One of the spin-off benefits of inviting a blogger to speak at the Super Conference is that we're also likely to get blogged. True to form Zuckerman posted some fascinating pieces related on the Conference.
Only just hours after his plenary, a post appeared on Zuckerman's blog entitled Help, I'm surrounded by librarians. Zuckerman writes a bit about how pleased he is to have been invited to a gathering of librarians and finds significant areas of overlap with his own interests.
Okay, so I’m at Canada’s largest gathering of librarians. There are likely 4500 librarians from across Ontario in a conference center located in the funky-shaped shadow of the CN Tower. I’m here because I’ve been asked to give a keynote this afternoon. When I got the invitation, I assumed that the Ontario Library Association had wanted to invite David Weinberger, realized he was busy and invited me instead. To my surprise and pleasure, the folks who invited me, knew my work and hoped I’d come to Ontario to talk about some of the issues I addressed at the Idea Festival in Louisville late last year - the internet in the developing world, homophily, serendipity, xenophilia. Which should be fun… for me at least.
Zuckerman then goes on to cover in detail session 418 entitled "Open Source and Libraries in the Developing World" by Bess Sadler, Randy Metcalfe and Nasser Saleh who presented on the eIFL project (Electronic Informatio for Libraries). He describes the eIFL project as one area in which there is enormous overlap between his work and that of librarians.
His post entitled Oh Canada is not directly related to the Conference but at least we can take some credit for getting him up here and inspiring him to muse: "Oh Canada, that frigid, yet funky land. You have ever so much to teach us."
Finally there is Zuckerman's fascinating post on one of the spotlight speakers, Andrew Keen, author of The Cult of the Amateur who spoke about "The Democritization of Web 2.0 and Digital Narcissism". There was a nice (but unintentional) point-counterpoint to having Zuckerman and Keen booked back to back since in many ways they represent diametrically opposed perspectives on the issue of the potential of the internet for social (and political) transformation. Zuckerman was keenly (pun not intended) aware of the contrast. Unfortunately Keen was oblivious. Zuckerman writes:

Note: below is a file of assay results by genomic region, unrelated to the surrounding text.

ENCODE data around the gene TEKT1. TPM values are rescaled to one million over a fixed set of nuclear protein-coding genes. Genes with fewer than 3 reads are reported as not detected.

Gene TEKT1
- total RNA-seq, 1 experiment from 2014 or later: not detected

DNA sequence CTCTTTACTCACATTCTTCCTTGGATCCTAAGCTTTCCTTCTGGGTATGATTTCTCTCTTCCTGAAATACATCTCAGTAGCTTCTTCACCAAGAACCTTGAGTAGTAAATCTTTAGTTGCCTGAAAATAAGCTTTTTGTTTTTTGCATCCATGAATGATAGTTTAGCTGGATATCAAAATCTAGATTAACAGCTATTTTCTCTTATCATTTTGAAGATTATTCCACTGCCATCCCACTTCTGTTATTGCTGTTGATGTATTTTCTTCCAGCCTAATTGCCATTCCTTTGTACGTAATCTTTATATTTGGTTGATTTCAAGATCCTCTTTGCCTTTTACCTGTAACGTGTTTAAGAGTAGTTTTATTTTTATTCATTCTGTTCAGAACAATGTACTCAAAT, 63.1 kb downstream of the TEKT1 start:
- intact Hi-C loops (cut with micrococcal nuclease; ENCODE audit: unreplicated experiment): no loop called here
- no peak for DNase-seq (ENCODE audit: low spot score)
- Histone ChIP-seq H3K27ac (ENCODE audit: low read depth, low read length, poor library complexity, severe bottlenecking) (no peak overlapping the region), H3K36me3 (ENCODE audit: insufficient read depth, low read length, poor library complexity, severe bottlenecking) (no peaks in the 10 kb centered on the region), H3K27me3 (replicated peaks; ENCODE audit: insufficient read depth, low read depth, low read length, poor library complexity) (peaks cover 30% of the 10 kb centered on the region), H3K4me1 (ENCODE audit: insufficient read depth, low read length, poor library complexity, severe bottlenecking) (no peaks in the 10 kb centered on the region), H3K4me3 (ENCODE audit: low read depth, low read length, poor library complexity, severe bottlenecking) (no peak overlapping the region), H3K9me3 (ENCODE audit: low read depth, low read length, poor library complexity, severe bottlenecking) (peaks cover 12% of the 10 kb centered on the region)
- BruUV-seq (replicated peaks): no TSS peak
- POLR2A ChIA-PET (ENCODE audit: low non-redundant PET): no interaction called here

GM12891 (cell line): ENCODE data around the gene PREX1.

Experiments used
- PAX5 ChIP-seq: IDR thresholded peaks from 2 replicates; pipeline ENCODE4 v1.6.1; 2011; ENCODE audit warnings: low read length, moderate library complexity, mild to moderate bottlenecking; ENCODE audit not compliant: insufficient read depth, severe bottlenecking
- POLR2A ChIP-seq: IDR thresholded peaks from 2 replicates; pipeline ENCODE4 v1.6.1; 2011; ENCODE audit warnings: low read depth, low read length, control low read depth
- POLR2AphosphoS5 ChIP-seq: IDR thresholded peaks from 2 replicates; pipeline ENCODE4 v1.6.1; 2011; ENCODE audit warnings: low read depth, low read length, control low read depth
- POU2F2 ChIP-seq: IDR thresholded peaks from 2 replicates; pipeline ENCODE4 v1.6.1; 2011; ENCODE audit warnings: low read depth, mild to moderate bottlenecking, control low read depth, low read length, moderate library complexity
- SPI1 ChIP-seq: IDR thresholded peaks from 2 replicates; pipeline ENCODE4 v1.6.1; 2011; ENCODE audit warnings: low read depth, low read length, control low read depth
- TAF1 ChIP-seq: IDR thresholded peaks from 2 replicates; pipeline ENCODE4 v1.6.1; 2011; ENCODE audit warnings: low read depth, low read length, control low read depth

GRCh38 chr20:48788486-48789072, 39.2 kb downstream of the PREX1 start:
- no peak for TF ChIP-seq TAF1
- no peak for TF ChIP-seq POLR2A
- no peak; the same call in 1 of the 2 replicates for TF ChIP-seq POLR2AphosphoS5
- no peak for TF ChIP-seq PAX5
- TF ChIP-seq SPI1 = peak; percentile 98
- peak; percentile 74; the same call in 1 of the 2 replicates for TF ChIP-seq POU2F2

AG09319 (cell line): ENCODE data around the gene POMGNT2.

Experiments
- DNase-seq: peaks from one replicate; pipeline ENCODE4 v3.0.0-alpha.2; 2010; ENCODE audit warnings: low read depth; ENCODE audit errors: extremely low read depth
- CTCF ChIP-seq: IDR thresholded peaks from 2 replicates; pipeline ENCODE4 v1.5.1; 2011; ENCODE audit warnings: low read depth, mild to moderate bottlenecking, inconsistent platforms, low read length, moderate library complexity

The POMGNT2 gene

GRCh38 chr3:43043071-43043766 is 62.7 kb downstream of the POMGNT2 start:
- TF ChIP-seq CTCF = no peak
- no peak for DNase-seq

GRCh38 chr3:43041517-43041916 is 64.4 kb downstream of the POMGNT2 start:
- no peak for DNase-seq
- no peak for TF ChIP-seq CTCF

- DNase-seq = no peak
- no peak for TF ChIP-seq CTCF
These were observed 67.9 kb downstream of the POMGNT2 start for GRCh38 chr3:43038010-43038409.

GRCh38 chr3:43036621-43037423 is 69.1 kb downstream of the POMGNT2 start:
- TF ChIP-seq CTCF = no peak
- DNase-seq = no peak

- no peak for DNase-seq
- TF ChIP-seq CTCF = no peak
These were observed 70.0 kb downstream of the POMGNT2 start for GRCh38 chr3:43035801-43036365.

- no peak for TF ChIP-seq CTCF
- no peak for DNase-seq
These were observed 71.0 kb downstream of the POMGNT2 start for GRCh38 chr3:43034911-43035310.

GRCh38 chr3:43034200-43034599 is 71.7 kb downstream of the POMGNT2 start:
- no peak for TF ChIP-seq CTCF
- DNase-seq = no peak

I hadn’t realized, when I signed up for the gig, that I was speaking directly before Andrew Keen. Keen is one of the hottest internet skeptics right now, and has been touring to promote his book, “Cult of the Amateur”. My friend David Weinberger has been invited to debate Keen several times, most notably in the Wall Street Journal, and I found myself worrying that I’d been put on stage as a cyberutopian strawman for Keen to batter afterwards. As it turns out, that wasn’t the intention. I addressed a plenary session, then Keen ran one of a dozen simultaneous sessions. To the two hundred or so crammed into a too-small room for Keen’s talk, it likely felt that he was responding directly to my optimism about the internet - as it turns out, he hadn’t actually caught my talk, which meant that the conflict between our worldviews was an inherent one, not one created by the structure of the conference.
Too bad we didn't think to set up a debate. Zuckerman was hoping to engage Keen during his Q&A:
I had my hand up for much of the question and answer session, but didn’t get to offer my query. I got asked by several people afterwards what I wanted to ask. Basically, I planned to ask Keen when he’d become worth listening to. He argues that we should listen to experts, not to amateurs… but this is his first book. Did he become an expert in a single moment of enlightenment? Or when the check from the publisher cleared? If it wasn’t a quantum process, was there a moment as a very good amateur where he was suddently worth listening to? And if so, doesn’t that mean that there could be, theoretically, out there on the citizen-generated internet, someone else worth his time to listen to?